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Diagnosis of primary hyperparathyroidism: bias of imaging evaluation in the absence of accurate clinical evaluation

accurate clinical evaluation


The diagnosis of primary hyperparathyroidism (pHPT) is based on the finding of normal/high blood calcium levels associated to inadequately high/normal parathyroid hormone (PTH) circulat­ing levels. The majority of cases of pHPT are currently repre­sented by asymptomatic/paucisymptomatic forms of the dis­ease, with little or no progression. Moreover, pHPT is char­acterized by recurrent kidney stones and osteoporosis, disor­ders frequently observed in the normal population, indepen­dently from parathyroid diseases. Surgery is indicated in cases of symptomatic pHPT, while in mild forms of the disease a con­servative approach may be chosen.

Imaging localization of enlarged parathyroid glands is used in the preoperative detection and spatial assessment of a patho­logic parathyroid glands. When clinical and biochemical re­sults do not fully support the diagnosis of pHPT, imaging stud­ies may lead to false diagnosis.

In the present report we describe the clinical history of two pa­tients suspected to be affected by pHPT, whose imaging data were superimposable, but final diagnosis was different.

Case 1

A 63-year-old woman was referred to the Mineral Metabolic Unit by her family doctor with a history of recurrent kidney stones and persistent pHPT, having previously undergone surgery on the basis of clinical and imaging findings suggesting the presence of a parathyroid adenoma. In the past history of the patient, diagnosis of normocalcemic symptomatic pHPT was made by her family doctor, which re­quested a scintigraphy with 99Tc-MIBI and a neck-thoracic CT. Biohumoral data showed elevated circulating PTH levels (88 pg/ml; N.V. = 10-70 pg/ml), normal blood total calcium (9.2 mg/dl; N.V. = 8.8-10.4 mg/dl) and increased urine calcium ex­cretion (385 mg/die; N.V. = 100-300 mg/die). Hip and lumbar bone densities showed the presence of osteoporosis (neck BMD: T-score -2.5, lumbar BMD: T-score = -2.7); a previous exam (5 years earlier) showed the presence of osteopenia (lumbar T-score = -2.2).

The scintigraphy showed a large mediastinic non homogenous area of uptake visualized also in delayed (2 hours) images (Fig. 1b), suspecting the presence of pathologic parathyroid tis­sue. CT-scan confirmed the presence of a conspicuous mass (diameter 4x5x5 cm) in the mediastinum, with the upper ex­tremity contiguous to the inferior pole of the right lobe of the thyroid gland (Fig. 1c). Post-contrastographic enhancement was very poor. Without hypotheses on the nature of the mass its localization well-matched with a pathologic ectopic parathy­roid gland.

Figure 1 - Patient 1 sarcoidotic lymph node

Figure 1 – Patient 1: sarcoidotic lymph node. A) Ultrasound: at the infrajugular right parasagittal site is present a scarcely echoic, huge mass with sharp edges. B) 99TcMIBI Scintigraphy: image obtained 90 min after injection of the tracer; a “hot” spot is shown in the upper mediastinum-low neck. C) Computed tomography: on the right side of esophagus and trachea, a scarcely contrast- enhanced mass is present.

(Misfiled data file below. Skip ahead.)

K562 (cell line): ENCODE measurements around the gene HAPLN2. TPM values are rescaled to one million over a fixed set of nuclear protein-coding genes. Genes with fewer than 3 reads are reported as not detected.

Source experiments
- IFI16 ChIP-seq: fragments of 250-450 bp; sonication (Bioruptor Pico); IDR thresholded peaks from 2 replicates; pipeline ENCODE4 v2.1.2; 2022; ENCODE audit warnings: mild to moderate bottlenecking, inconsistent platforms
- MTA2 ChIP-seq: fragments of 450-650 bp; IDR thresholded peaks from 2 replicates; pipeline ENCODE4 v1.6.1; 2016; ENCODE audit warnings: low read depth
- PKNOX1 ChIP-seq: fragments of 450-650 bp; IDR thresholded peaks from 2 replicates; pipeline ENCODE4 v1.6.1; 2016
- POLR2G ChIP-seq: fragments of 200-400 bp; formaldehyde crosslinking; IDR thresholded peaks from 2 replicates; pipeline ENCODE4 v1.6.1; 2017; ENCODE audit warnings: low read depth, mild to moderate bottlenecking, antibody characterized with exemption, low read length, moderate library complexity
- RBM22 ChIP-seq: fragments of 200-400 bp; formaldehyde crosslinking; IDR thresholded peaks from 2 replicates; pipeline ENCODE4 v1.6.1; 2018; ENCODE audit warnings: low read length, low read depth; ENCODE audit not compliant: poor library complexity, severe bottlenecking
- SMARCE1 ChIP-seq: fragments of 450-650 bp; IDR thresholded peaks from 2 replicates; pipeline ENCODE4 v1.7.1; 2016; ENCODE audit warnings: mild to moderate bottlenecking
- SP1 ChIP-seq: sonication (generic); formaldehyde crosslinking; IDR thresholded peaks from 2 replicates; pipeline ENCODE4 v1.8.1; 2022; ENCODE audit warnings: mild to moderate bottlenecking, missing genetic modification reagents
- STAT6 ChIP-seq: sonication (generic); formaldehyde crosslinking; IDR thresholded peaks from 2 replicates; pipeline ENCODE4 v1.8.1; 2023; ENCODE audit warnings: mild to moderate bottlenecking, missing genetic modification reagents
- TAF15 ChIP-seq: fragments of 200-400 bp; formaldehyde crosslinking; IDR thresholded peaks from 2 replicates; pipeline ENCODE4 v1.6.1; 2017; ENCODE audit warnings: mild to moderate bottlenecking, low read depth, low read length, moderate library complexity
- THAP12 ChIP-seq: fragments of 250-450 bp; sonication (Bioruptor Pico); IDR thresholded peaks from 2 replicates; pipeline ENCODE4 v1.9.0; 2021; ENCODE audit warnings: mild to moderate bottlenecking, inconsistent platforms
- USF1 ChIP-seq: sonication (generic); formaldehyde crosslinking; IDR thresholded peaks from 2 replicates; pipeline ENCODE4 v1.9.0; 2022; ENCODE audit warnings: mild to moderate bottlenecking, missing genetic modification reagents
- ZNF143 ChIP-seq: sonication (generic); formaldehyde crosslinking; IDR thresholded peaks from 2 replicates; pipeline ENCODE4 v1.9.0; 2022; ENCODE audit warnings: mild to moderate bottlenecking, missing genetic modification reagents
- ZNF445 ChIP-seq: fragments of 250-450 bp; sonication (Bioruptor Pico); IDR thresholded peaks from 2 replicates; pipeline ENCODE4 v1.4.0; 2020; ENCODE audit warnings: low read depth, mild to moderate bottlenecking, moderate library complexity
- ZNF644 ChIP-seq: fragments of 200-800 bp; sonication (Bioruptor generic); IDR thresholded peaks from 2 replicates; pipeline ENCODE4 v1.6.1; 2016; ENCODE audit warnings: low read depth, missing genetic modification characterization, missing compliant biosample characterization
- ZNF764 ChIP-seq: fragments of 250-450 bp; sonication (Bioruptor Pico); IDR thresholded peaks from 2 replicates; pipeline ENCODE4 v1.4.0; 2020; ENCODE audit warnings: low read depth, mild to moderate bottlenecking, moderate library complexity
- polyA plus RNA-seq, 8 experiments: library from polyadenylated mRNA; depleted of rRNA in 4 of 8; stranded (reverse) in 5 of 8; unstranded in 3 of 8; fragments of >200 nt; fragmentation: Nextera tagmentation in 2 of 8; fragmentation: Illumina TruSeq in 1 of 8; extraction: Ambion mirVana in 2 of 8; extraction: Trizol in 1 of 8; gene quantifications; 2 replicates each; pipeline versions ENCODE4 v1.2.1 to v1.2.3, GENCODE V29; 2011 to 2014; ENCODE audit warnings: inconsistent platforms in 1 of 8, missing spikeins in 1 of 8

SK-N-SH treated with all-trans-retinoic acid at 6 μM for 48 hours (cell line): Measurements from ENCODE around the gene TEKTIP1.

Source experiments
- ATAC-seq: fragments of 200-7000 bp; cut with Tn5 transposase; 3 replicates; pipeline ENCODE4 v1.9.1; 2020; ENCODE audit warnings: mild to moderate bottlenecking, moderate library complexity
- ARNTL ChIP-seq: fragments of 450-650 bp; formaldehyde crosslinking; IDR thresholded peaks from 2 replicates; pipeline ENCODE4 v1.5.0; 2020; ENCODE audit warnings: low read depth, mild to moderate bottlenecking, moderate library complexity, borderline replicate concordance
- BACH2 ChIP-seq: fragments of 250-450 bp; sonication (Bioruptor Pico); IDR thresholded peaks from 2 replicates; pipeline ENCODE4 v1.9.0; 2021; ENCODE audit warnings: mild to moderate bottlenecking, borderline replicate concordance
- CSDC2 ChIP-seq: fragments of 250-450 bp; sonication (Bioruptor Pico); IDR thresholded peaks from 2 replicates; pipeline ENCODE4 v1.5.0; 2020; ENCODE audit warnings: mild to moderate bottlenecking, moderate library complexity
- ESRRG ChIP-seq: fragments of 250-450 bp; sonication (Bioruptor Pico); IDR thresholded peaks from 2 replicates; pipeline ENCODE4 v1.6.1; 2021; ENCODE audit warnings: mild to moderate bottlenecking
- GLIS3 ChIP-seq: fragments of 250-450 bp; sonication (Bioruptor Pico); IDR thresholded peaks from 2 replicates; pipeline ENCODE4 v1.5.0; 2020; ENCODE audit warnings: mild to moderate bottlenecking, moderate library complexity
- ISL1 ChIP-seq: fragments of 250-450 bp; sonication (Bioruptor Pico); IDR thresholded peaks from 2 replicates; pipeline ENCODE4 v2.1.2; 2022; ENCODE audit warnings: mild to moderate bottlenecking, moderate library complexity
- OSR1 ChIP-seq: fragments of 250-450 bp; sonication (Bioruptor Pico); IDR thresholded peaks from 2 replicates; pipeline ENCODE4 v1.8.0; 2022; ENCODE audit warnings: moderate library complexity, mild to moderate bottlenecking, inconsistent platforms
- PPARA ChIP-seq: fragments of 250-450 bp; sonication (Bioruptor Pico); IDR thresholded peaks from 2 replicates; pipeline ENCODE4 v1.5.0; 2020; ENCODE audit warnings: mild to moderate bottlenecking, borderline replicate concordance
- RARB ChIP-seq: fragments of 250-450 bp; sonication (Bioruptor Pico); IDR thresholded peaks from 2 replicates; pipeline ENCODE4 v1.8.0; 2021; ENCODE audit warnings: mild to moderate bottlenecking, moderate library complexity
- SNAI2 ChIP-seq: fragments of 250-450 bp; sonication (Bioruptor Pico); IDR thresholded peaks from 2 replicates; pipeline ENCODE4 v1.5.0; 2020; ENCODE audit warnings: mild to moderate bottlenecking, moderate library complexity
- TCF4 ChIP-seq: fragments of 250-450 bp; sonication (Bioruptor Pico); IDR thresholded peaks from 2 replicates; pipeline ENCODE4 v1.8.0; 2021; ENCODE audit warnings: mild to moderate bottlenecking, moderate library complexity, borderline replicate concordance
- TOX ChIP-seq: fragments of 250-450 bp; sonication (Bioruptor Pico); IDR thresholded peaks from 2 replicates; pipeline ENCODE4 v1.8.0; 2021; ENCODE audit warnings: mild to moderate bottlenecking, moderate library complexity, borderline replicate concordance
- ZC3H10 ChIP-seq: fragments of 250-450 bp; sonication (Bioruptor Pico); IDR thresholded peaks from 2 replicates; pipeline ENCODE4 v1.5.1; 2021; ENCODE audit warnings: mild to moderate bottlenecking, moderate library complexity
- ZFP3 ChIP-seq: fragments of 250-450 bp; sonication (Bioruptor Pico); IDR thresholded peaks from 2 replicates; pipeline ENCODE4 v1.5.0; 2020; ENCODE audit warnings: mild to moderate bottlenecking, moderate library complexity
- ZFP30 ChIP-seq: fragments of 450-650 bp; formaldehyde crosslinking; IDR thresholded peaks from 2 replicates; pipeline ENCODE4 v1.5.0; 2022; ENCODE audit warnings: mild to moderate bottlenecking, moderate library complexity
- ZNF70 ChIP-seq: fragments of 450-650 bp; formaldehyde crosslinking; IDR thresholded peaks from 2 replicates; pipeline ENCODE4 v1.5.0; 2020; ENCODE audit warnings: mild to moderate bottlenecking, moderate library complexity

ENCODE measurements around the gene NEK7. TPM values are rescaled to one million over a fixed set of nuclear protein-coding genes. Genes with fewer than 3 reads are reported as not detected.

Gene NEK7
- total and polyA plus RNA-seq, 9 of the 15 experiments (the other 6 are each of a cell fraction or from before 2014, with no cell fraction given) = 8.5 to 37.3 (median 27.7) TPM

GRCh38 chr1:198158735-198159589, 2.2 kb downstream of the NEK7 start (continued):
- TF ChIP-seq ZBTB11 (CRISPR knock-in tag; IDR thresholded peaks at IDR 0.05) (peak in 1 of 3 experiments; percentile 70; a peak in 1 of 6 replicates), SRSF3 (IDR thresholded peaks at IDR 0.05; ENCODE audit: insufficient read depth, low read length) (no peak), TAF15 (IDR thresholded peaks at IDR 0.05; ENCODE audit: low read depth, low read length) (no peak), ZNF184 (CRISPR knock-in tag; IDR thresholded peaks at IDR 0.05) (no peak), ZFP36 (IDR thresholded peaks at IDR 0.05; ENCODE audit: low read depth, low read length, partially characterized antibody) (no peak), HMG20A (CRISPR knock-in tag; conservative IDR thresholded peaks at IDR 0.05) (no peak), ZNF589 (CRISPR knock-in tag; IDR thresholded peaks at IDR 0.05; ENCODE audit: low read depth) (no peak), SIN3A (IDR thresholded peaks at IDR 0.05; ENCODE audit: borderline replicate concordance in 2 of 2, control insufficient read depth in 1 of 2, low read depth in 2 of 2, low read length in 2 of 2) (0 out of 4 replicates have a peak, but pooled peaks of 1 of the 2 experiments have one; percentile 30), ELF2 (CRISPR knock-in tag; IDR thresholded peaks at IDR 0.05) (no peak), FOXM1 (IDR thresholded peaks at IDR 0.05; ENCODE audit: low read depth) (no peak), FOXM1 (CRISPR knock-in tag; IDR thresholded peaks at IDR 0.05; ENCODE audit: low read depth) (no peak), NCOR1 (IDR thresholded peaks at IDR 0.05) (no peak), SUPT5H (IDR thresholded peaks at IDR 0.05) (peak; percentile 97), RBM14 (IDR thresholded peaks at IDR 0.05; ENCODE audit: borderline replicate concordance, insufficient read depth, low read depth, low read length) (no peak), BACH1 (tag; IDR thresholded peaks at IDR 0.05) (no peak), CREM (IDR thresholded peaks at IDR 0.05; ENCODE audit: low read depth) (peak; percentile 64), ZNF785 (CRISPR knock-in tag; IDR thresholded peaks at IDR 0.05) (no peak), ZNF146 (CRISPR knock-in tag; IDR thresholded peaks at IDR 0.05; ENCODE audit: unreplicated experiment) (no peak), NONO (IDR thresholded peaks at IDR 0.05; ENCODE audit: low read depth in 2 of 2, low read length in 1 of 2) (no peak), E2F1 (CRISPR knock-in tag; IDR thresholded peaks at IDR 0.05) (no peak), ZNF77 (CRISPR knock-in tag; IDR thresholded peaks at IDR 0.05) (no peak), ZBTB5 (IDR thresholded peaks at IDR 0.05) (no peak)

The patient underwent surgery for removal of the suspected parathyroid adenoma. At surgery, no evidence of pathologic PT gland(s) could be found and histopathology of the mass showed evidence of sarcoid lymphonodal mass, with persistent pHPT after surgery.

During a recent ultrasound (US) kidney evaluation, the radiolo­gist examined the neck, where a large nodular lesion was found caudally to the inferior pole of the right lobe of the thy­roid, extending into the anterior mediastinum, and its parathy­roid origin was suggested (Fig. 1a).

A careful clinical evaluation led to the following data. The pa­tient had no family history of kidney stones, osteoporosis, frac­tures or other related diseases. She underwent menopause when she was 54 year-old. A vague abdominal pain and de­pression were present for many years. The patient never com­plained of respiratory symptoms. She was not assuming any chronic medical therapy.

Biohumoral data showed absence of activation of the indexes of bone turnover. Routine blood and urine testing and creati­nine clearance were in the normal range. Measurement of blood and urine calcium on three different days on a diet containing 1 gr/day of calcium and 100 mEq/day of sodium, showed serum levels of ionized calcium in the normal range (4.5-4.7 mg/dl, N.V. = 4.2-5.3), total serum calcium in the low-normal range (8.7-9.2 mg/dl) and urinary calcium higher than normal (380-500 mg/day). Serum phosphorus levels were 3.5 mg/dl (N.V. = 2.5-4.5) with nor­mal total serum protein (7.0 mg/dl; N.V. = 6-8) and modestly elevated circulating PTH levels (70-90 pg/ml). Both 25(OH) vitamin D and 1,25(OH)2 vitamin D levels were in the normal range (respectively 22 ng/ml; N.V. = 12-55 ng/ml and 42 pg/ml; N.V. = 20-70 pg/ml). Urinary oxalate levels were nor­mal.
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Therefore, the results of the biohumoral exams did not confirm the suspect of pHPT, and primary hypercalciuria was consid­ered the most likely cause of kidney stones, with increased bone loss and secondary hyperparathyroidism. Indeed, the presence of a mixed, absorptive and renal hypercalciuria was confirmed in this patient by specific testing and PTH circulating levels returned to normal after four months of appropriate med­ical therapy and dietary intervention.

Category: Health

Tags: hyperparathyroidism, scintigraphy, ultrasound

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